Subject: Re: [boost] Boost c++ language conformance
From: Gennaro Prota (gennaro.prota_at_[hidden])
Date: 2008-09-15 14:53:18
Sean Farrow wrote:
> What advanced features of c++ does boost use, I'm thinking features that
> can cause problems with different c++ compilers.
By experience, *anything* may cause a problem with some compiler. Note,
too, that much of what was "advanced", say, 5 years ago, may not be so now.
And Boost is a large code base. Probably everything except non-trivial
exception specifications (and export?) is used somewhere.
> I'm evaluating the
> boost trunk with codegear c++ 2009, and would like to know what to look
> out for! What is the best compiler for standard complience on win32?
Comeau, on whatever platform. In an ideal world, that should extend to
any compiler having the EDG front-end, except that, in the world we
have, many vendors (see e.g. Intel) manage to screw it up in the most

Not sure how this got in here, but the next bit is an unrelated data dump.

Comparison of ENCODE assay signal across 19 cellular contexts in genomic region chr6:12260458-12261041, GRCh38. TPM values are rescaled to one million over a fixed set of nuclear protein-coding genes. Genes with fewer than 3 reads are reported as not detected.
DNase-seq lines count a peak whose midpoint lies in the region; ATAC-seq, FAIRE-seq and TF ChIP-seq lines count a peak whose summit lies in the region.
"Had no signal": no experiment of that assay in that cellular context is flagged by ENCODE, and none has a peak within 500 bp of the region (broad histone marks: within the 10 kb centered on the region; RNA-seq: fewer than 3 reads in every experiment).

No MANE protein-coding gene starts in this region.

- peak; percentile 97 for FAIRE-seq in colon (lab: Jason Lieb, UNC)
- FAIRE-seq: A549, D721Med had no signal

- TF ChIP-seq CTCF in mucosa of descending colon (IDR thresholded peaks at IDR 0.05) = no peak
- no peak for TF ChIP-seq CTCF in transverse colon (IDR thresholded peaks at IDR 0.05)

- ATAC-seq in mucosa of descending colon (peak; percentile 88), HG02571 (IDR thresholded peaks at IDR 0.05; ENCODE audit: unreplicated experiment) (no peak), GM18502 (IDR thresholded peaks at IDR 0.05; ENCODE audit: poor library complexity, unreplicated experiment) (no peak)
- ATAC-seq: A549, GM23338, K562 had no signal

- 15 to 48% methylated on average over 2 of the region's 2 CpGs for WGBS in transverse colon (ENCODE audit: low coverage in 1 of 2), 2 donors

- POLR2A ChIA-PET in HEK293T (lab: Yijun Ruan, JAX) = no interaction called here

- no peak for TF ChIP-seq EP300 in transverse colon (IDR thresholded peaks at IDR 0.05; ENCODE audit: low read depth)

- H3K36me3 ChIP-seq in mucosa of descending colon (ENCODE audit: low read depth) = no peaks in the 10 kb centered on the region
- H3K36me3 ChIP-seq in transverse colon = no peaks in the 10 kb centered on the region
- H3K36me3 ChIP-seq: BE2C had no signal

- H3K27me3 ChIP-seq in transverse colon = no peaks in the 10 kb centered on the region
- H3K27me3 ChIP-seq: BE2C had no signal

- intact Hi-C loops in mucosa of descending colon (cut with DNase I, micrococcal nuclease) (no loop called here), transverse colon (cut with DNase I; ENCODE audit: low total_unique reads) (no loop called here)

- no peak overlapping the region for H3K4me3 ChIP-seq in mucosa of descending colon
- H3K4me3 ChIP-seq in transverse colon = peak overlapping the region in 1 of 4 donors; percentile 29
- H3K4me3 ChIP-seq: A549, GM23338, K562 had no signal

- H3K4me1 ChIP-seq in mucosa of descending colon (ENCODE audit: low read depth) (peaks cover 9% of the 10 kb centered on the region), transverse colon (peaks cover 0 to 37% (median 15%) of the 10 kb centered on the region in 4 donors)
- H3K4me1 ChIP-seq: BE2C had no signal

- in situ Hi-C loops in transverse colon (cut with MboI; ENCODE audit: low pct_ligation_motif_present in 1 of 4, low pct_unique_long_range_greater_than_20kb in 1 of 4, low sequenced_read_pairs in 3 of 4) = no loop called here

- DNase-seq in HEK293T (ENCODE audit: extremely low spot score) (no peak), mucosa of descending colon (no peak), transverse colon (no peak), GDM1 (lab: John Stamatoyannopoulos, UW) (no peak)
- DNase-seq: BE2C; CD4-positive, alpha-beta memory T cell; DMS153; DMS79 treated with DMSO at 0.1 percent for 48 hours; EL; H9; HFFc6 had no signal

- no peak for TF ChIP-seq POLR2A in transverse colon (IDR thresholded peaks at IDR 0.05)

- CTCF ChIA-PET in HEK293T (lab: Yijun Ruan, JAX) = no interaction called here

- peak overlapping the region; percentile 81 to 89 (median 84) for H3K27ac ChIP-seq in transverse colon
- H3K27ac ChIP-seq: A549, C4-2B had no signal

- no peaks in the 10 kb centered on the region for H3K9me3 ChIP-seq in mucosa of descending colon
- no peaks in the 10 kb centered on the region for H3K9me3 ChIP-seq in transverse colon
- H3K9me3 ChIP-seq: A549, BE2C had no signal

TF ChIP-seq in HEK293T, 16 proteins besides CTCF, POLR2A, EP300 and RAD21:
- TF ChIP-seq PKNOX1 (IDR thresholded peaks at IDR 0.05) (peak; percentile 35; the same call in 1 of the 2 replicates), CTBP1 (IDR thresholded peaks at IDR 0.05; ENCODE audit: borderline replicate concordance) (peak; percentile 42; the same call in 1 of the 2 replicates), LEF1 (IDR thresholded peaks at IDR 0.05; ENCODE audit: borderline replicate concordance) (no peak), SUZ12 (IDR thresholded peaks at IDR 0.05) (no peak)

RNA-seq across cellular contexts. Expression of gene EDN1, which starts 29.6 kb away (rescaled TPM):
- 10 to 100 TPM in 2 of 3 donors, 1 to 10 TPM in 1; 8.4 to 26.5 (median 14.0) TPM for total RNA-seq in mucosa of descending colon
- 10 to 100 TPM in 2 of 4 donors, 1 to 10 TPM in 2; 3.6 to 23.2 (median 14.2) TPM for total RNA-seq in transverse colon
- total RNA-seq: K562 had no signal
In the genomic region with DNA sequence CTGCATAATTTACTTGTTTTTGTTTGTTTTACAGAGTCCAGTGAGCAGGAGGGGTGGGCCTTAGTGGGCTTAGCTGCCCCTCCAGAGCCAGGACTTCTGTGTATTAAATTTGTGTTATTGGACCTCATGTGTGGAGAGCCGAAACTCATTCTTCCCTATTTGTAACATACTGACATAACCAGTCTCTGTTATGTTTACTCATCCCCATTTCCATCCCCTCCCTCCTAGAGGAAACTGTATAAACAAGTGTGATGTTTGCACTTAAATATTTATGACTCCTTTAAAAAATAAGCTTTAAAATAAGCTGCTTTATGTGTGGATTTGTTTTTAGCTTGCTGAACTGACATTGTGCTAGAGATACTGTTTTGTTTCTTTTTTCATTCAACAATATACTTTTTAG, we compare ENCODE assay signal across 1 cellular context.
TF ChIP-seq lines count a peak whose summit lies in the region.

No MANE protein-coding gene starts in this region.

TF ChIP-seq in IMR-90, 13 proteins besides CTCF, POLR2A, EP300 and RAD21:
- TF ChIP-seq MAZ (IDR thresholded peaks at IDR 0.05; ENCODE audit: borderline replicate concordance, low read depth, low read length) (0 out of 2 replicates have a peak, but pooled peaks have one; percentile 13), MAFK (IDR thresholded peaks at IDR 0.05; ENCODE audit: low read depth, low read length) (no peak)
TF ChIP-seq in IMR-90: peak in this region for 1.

creative ways (perhaps they shouldn't be given access to the front-end
source code :-))
About Codegear, what I'd like to verify isn't if it's up to the most
esoteric constructs (something which keeps me far away from Boost more
often than I'd like) but to what extent it is *usable in the real
world*. To give an example: back in days of VC++6, one could take the
template< typename T, std::size_t n >
count( T (&)[ n ] )
return n ;
VC++6 wasn't even able to parse it; Borland C++ had no problems with it.
Given that this is something pretty trivial, one couldn't conclude
that VC++ was a shame, and that Borland C++ was at least worth further
examination. However, Borland had some bugs (such as deducing template
types as const-qualified) which made it pretty much unusable, and it had
an incredible tendency to break after minor, innocent code changes.
VC++6, OTOH, supported a much smaller fraction of the language, so that
you had often to write more workarounds than "real code", but once the
code was in place it didn't have that tendency to break at each and
every change. This fact, a bit paradoxically, made it in practice much
more usable than the --more conforming, on paper-- Borland C++.
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